Travel inspires us (and it's the muse for this blog). February was a good month because we spent a fair bit of time on the road.
The only problem with being away is, well, being away. Between the travel, the preparations that precede it, and the catching up that inevitably follows, it's been too long since we've had time to pursue a favorite weekend activity: road tripping. It's one of the joys of living in Kuala Lumpur, being able to jump in the car and find yourself somewhere interesting and entirely different to the city in the space of an hour or two.
At the tail end of January, before the Philippines and Sumatra, we spent a Saturday morning with an ebulliant retired imam in a village about an hour from Melaka. We'd gone there to learn the secret to making superior gula Melaka (palm sugar), in preparation for a presentation we'll be giving on the topic in Chicago next month (details to follow, for Chicago readers who have nothing better to do on a Sunday than listen to us yammer. Pssst - samples from the region will be available for tasting). It was a wonderfully productive - but exhausting - six hours, and we had to hurry back to KL for a dinner engagement. We decided to stop and refresh (ie. eat) in Muar.
Muar is, like Kampar and Temerloh, one of those overlooked yet intriguing Malaysian towns that remind us why we love this country. True, there's not much going on here. There's no major tourist sights, no spa hotels, no gorgeous beach, no - as far as I know - legendary restaurants. But the place has got personality. It's got it's own small-town version of hustle and bustle. It's got lovely (and, unfortunately, crumbling) pre-war buildings and its share of resident characters.
Muar is the sort of town we'd like to explore inch-by-inch over a whole day, rather than hit at warp speed in search only of something to put in our mouths.
We arrive at 1:30 with bellies rumbling (having skipped breakfast, not by choice but by dint of getting lost on the way from Melaka to gula) without map or guidebook (the older section of Muar is fairly small, but the town itself sprawls). But our snack-sensoitive radar kicks in, and with not much effort we find ourselves parking the car just a block away from a whole street devoted - in the middle of the day mind you, this is no night market - to deliciousness.
Jalan Haji Abu is anchored by Kim San Market, which is really just a Malaysian-style coffeeshop set-up, with a clutch of hawkers and a beverage service. We spy duck, roasted pork, a couple types of noodles. But we never make it inside. There's just too much happening on Haji Abu - vendors line both sides of the street for 1 1/2 blocks.
We start with fried shrimp noodles ('chao xiang mian' is what the sign reads) prepared at a cart parked across the street from the shopping center facing Kim San. Yellow mee noodles are fried not-quite-dry with shrimp, egg, bean sprouts, scallion, and fish cake. They're greasy enough to inspire a moment - just a moment - of guilt, before we give in to their so-bad-for-you tastiness. The not-too-fiery but very fishy sambal and a squeeze of kalamansi heighten our enjoyment.
And we're not alone. As we're scarfing we watch car after car pull up to the stall's 'drive-in-window' for takeout orders.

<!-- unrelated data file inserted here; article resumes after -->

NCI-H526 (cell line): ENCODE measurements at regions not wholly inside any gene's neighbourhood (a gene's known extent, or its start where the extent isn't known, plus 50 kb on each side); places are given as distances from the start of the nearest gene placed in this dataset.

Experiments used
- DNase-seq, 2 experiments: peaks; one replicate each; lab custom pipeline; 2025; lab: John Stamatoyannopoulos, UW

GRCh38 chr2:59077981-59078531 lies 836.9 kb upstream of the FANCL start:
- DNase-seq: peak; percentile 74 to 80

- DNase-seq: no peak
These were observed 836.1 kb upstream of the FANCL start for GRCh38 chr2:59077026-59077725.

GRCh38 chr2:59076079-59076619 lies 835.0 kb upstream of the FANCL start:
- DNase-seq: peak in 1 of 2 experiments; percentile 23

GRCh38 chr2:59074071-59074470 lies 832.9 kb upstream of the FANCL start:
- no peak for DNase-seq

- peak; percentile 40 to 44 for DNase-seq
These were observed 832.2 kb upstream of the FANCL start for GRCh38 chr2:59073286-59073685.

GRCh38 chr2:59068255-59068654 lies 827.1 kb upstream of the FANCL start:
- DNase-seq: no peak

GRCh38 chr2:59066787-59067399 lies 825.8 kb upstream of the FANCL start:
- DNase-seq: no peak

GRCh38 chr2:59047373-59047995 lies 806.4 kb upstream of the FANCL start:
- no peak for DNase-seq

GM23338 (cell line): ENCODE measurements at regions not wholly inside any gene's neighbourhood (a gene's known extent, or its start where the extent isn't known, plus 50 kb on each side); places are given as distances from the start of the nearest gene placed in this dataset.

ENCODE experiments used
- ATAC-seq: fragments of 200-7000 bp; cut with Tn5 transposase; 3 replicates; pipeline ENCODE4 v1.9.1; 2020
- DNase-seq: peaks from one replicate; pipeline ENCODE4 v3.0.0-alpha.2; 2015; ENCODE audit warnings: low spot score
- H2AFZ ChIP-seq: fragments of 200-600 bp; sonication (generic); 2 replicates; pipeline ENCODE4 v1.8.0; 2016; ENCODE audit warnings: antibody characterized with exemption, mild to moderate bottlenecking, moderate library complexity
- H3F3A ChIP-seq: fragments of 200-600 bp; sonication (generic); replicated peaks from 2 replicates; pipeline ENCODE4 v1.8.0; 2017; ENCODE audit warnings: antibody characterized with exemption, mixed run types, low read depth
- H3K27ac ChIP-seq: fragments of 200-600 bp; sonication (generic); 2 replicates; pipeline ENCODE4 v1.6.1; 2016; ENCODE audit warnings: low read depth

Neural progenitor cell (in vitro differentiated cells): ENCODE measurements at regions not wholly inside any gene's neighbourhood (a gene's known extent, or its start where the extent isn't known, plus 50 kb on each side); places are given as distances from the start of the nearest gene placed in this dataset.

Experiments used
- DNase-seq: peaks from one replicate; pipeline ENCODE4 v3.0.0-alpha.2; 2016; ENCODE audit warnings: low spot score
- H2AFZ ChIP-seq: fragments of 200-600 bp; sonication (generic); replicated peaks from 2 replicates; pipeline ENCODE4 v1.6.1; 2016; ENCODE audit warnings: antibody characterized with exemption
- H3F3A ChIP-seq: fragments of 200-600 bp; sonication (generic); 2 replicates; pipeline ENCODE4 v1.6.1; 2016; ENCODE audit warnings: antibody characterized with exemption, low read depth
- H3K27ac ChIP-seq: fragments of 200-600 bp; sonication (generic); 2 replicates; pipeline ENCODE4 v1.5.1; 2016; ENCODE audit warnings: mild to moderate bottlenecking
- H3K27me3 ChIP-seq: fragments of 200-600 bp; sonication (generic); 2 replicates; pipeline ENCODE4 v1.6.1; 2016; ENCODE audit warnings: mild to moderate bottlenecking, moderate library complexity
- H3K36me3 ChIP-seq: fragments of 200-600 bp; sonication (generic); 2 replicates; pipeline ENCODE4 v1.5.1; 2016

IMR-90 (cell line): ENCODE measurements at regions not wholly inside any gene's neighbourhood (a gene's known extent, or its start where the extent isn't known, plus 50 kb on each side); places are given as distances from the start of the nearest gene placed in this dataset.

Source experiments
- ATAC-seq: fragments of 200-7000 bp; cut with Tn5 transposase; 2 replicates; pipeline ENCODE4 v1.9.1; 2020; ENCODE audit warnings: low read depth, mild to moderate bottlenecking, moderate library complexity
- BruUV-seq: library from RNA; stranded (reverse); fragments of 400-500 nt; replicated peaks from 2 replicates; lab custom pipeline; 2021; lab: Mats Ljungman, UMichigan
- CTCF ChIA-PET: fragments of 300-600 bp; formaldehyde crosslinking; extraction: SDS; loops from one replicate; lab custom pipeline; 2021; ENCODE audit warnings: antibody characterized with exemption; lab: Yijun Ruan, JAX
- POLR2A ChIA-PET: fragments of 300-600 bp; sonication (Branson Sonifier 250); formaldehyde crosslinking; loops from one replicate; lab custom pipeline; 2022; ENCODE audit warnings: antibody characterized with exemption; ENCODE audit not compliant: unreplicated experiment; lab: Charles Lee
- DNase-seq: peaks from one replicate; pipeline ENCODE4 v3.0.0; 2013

After lunch we stroll up the road and find stir-fried carrot cake, something not often seen on the street in KL. But we've just eaten, we're really not hungry, and we've got to hit the road. We keep on, but we're not buying, not tasting, just looking.
Muar is known for its otak-otak, pounded and seasoned shrimp (or fish) paste smeared on a leaf and grilled. OK, maybe just two. It's a local specialty, after all. Merely a light snack to hold us till we get back home.
We come to a wonton mee stall and keep moving - until we notice a man behind the counter making shuijiao ('water' dumplings) on the spot. Oh, alright. We love shuijiao. One bowl, please.
The pork filling is studded with garlic chives and pleasingly heavy on the black pepper, and the wrapper is perfect, neither thin and wimpy nor thick and flabby. We're very pleased with this find.
By now we really are behind schedule and our bellies are much fuller than they should be in light of the fact that we've got what promises to be an especially fine (and expensive) dinner ahead. But on the way into town we passed a busy fish ball noodle stall, parked all alone a couple of blocks away from the gluttonous frenzy of Muar's 'eat street'. Investigation is required.
Wide wheat noodles - chewy and obviously homemade - serve as the bed for these fish balls, a variation on the thinner fish ball-appropriate noodles we've come to expect in KL. They're tossed with soy and topped with greens, ground pork, and a few slices of indifferently roasted pork. Other than the pasta there's earth-shaking here, we think, until we taste the snow-white fish balls. Nubbly outside, they're Incredibly fresh and taste of nothing, we're sure, but fish flesh. There's hardly any bounce here, so little in fact that they could be described as delicate. The accompanying broth shows the same attention to piscene detail, with a whiff of the sea and copious bits of seaweed.
We may now be too full for dinner, but these fish balls are definately worth busting a gut over.
That night we tell our friends about lunch in Muar. Our suggestion that the little town might be worth an overnight stay elicits guffaws. Well, we don't know, but we'll certainly head back. There's just something about Muar.....
Fried shrimp noodles, fried carrot cake, otak-otak, heavenly shuijiao and, judging from the crowds around the stall, wonton mee - and much, much more - on Jalan Haji Abu. Fish ball noodles stall in front of Kedai Minuman dan Makanan Kiang Nam on Jalan Abdullah, a less-than-five minute walk. Muar, Johor.